I was testing camera setup and Lightroom import settings and realized I haven't updated this thread
I need to browse archives further and update this thread. I got a feeling that this was somewhat interesting project to FMs, as well.
If some of you have gone through similar project, you already know that there will be endless amount of surprises. Bigger and smaller. Those will have their consequences for the budget. And there are millions of smaller and bigger decisions. How to organize the space, do you build inner walls, what to do with windows (in our house windows had been renovated in the 80's and at that time authenticity was not a word in popular vocabulary )
So this photo story is about the decisions.
ROOMS or NOT
What to do with the open space in upstairs, which should be occupied by two teenage daughters? And when they eventually leave the home, it need to service us parents. Do you build small rooms for them both or what?
And how to enable at least a bit natural light to the sleeping room when officials didn't let you open a windows to the wall.
(Luckily the other girl who got this sleeping room wanted it, because she suffers early light = wakes up too early on Summer time because of the light)
How to decide where the hanging lights need to be when the house is still as ruin.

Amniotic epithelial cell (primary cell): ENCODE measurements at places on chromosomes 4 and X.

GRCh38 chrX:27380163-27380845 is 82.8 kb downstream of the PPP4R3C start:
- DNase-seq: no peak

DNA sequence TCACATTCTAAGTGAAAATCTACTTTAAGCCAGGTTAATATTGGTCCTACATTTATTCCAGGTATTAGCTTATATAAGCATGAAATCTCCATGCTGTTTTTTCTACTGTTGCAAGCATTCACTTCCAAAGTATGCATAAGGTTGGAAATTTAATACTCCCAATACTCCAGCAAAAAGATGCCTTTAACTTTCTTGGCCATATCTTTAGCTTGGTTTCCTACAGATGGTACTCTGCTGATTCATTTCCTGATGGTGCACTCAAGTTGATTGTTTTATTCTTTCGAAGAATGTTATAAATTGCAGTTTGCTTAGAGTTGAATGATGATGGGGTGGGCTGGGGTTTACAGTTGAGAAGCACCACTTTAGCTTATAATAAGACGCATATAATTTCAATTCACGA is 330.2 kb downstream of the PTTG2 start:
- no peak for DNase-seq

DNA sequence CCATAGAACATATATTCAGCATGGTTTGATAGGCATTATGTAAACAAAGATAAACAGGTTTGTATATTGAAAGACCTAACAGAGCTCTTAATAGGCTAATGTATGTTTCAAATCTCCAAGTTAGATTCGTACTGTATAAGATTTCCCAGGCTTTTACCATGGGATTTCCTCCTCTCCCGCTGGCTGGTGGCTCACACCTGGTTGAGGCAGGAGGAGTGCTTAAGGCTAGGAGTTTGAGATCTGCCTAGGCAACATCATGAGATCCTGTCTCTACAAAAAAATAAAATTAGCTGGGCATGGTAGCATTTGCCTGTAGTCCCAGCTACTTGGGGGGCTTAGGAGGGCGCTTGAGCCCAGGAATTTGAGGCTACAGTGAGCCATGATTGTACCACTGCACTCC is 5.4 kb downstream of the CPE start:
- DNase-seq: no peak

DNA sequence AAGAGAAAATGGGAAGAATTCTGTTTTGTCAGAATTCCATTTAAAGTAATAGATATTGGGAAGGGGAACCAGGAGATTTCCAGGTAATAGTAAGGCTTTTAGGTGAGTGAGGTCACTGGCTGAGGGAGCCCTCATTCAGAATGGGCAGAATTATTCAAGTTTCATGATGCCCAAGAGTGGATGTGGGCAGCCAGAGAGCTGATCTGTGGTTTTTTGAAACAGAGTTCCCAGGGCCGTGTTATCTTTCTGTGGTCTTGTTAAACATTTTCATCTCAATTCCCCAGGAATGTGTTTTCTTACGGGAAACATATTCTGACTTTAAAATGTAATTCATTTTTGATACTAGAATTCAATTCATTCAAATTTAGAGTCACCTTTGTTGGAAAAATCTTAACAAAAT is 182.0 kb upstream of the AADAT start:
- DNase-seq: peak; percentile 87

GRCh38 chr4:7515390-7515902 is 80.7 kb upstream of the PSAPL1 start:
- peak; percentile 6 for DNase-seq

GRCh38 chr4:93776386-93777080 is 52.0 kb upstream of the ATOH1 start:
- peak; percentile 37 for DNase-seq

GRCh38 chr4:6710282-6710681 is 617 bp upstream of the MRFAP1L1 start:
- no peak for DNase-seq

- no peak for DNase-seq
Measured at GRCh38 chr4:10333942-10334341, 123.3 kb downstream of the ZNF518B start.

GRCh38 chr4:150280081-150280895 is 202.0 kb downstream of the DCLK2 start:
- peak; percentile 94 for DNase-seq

WHERE TO PUT TOILETS AND BATHROOM?
And how to protect the house and its structures from moist when installing bathrooms. How to make sure bathroom/shower dry fast enough. And yes, it is a bit luxurious to have heated floor in the bathroom at winters
DO YOU PRESERVE OLD STRUCTURES OR BUILD JUST NEW
We wanted to maintain the feeling of 100 years old house. So we kept eg. the stairs to upstairs. The patina, the noise, you can't get that from new build.
100 years old floor (re-assembled) and brand new. Side by side. Unfortunately parts of the old floor was suffered from the time and use and couldn't be fully re-used. So needed new floor and the joint isn't in optimal place, but what can you do.
The upper floor fixing and building had been less than half the price if we hadn't saved the original roof on downstairs. But hey, now it's the original.
And when you've maid your decisions and start to see how it affects the budget, you need to start making compromises. Original plan was to order handmade, full tree, fit to measure closets to bedrooms as well as to kitchen. But that plan needed to go, as well as the plan to replace the windows
COLOURS AND MATERIALS
We selected breathable materials everywhere. No plastic and synthetic materials anywhere. To keep the old structure healthy and to last for another 100 years. So truly paper wallpapers, oil-based paints etc.
The color-palette was difficult but when one element was fixed, the rest was easy. We constructed numerous color-palettes and wallpaper combinations but it all started from this, master bedroom wallpaper.
Combining wood and brick, we decided to hide the brick and plaster over. Luckily our carpenter could do miracles hiding the joints
Fingerpanel was something I wanted because the house of my grandparents had it. Luckily we could agree on that with the spouse... Panel on the stairs.
This structure to replace the floating closet became my absolute favorite part of our house. And the stairs.